Tax Extenders: Throughout 2014, House Ways and Means and the Senate Finance committee members and staff struggled over passage of tax programs that needed to be extended in order for taxpayers to take advantage of a 2014 deduction.

Section 181-Film and Television Production: First and foremost for the AFM is a provision in section 181 of the internal revenue tax code that extends tax subsidies for film companies. Both the House and Senate devised and passed provisions that would extend these subsidies. The sticking points centered on the duration, whether permanent as proposed in the House or for two years as proposed in the Senate. In addition, both chambers agreed to the inclusion of new language that provides the same tax break to live theater. While the AFM worked and helped develop legislation that would require 100% of production costs of film and television to be done in the US before the subsidy could be applied, we also supported the live theater provision on behalf of our union brothers and sisters at Actor’s Equity and SAG-AFTRA. The enhanced 181 provision was included for one year so that taxpayers can make the deduction only for the tax year 2014. Though the AFM provision was not included in this year’s package, it serves as our marker when Congress revisits tax extenders again in 2015. As the clock ticked away in the lame duck session, Congress decided not to institute a long conference session to hammer out details.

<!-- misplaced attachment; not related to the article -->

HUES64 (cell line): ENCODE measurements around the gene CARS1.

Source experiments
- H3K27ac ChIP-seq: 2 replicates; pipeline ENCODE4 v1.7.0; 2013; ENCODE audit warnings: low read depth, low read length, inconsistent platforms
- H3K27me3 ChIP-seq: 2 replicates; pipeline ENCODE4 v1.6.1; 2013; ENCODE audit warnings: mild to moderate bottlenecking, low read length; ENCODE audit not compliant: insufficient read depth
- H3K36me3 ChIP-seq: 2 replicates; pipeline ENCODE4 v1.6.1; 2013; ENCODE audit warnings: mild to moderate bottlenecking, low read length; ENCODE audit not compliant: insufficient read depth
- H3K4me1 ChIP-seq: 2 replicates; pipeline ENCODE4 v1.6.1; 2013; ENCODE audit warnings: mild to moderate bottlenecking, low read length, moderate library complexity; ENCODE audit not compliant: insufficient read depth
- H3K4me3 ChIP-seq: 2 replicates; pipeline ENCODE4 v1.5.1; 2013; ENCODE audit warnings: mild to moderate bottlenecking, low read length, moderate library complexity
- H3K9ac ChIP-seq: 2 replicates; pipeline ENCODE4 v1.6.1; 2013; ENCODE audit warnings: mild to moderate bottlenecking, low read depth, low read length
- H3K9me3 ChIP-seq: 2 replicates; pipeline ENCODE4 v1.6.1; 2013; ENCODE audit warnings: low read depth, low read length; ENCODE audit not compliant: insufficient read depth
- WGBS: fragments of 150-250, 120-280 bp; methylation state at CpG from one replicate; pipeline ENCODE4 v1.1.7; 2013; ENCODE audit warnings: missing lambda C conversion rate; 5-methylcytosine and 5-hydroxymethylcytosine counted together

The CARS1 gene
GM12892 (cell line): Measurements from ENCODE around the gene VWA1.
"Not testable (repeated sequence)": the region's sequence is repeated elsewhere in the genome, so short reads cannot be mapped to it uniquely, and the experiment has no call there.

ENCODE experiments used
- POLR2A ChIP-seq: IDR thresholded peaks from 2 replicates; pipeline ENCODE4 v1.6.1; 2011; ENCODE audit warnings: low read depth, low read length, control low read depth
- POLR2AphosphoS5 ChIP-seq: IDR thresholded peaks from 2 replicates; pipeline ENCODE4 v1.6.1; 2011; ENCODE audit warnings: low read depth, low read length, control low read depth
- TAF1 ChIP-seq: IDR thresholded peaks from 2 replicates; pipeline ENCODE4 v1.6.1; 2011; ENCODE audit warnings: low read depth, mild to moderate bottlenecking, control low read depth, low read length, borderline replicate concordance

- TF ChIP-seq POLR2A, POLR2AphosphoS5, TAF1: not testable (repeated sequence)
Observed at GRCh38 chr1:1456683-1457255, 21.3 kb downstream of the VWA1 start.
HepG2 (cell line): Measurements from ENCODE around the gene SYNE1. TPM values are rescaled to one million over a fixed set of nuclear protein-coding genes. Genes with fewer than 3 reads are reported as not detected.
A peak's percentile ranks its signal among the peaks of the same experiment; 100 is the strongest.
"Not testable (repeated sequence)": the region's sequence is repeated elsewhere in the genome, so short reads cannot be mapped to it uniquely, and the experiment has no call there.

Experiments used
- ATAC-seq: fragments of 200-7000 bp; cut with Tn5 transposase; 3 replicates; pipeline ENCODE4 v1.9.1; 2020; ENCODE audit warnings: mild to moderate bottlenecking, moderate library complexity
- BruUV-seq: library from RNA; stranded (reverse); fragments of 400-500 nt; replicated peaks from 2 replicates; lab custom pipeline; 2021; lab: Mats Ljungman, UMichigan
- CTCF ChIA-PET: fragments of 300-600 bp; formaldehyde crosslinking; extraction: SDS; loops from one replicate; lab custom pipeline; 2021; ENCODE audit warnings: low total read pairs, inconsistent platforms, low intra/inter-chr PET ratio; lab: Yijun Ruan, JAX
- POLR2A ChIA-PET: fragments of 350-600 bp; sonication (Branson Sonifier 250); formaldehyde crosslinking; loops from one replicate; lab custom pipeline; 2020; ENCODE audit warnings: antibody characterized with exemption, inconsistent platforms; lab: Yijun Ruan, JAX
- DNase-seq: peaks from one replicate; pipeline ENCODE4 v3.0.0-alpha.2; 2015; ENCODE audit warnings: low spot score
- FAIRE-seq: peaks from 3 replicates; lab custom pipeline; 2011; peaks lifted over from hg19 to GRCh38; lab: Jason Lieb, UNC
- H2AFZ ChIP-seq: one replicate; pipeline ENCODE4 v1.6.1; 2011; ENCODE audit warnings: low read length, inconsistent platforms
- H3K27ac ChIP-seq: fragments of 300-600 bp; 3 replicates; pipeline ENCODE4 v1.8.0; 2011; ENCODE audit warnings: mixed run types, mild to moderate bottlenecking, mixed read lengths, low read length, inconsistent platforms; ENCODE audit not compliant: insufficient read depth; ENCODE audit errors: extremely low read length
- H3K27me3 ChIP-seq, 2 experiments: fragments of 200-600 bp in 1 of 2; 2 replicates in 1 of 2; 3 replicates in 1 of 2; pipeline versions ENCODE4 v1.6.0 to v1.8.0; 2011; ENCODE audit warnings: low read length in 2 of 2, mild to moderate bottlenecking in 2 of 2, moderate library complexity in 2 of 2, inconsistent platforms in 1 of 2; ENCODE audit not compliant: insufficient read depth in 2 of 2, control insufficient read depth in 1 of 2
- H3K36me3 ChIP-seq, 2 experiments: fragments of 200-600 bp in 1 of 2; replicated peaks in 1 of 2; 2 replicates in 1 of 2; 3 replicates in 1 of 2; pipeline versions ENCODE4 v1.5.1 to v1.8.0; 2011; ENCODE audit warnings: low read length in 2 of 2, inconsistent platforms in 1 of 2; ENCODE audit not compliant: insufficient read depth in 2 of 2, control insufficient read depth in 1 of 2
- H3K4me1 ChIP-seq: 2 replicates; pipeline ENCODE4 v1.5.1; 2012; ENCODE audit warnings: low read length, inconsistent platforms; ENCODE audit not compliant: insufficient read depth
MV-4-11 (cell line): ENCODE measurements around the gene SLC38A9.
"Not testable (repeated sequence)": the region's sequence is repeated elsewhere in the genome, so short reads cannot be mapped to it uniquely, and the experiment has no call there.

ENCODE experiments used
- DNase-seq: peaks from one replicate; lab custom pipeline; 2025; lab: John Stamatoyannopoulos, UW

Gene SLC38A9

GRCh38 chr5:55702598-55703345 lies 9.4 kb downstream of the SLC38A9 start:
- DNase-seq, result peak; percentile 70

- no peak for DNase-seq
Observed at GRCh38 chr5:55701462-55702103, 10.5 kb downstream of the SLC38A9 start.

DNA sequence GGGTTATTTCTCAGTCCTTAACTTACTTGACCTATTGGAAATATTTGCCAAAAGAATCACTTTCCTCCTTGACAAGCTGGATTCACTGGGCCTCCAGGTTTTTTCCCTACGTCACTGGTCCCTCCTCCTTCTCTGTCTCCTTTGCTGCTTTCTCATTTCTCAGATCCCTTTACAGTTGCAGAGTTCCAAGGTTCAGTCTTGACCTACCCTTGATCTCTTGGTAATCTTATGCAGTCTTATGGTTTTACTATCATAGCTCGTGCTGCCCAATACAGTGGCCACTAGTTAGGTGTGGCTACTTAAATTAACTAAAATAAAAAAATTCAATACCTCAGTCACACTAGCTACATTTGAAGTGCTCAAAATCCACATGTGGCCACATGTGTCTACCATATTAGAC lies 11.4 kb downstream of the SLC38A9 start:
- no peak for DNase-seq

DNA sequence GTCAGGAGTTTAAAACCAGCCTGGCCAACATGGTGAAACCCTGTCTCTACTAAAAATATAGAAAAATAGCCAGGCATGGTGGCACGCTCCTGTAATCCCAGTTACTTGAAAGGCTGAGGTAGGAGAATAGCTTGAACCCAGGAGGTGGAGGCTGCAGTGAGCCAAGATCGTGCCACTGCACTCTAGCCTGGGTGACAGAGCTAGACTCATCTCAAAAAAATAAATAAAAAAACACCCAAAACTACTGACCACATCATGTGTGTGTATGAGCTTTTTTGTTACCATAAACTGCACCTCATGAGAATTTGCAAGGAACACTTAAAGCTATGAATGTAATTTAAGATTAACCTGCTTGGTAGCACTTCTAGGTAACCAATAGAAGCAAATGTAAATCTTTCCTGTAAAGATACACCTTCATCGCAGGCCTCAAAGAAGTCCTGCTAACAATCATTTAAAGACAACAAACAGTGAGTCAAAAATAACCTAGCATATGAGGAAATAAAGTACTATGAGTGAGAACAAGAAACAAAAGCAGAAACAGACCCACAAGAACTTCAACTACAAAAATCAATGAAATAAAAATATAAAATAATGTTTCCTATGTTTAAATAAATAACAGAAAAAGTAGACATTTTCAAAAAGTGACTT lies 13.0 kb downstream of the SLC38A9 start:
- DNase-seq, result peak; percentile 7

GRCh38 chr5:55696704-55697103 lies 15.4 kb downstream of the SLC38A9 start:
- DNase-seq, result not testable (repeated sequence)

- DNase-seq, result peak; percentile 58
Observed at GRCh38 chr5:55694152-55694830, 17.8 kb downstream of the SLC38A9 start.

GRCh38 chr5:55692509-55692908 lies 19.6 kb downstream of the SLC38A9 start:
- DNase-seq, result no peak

Other Tax Extenders

The following tax extensions are worth mentioning, either because of the impact they have on individuals and/or arts related nonprofit charities. The AFM strongly suggests that you consult your tax adviser to see whether these benefits apply to your situation.

Deduction for mortgage insurance premiums: Those of you who put down a small down payment to buy a home, may have been required to pay for mortgage insurance to protect the lender against default. This tax break lets you deduct the cost of your premiums, if you itemize your deductions.

Income exclusion for mortgage debt that’s been forgiven: If you sold your home for less than what you owed the bank (under water), or if your home was foreclosed, the bank may have agreed to forgive the remaining debt you owed. The IRS typically treats that forgiven debt as taxable income. This tax break lets you exclude it from your income.

Tax-free IRA withdrawals for charity: With this measure, anyone above age 70 1/2 may take tax-free distributions of up to $100,000 from a traditional IRA, if the money was distributed directly to an eligible charity.

Thanks to our members’ hard work over the years, more long awaited news is in the federal pipeline. We anticipate additional good news at the end of the year. We will share it in the next edition of the International Musician.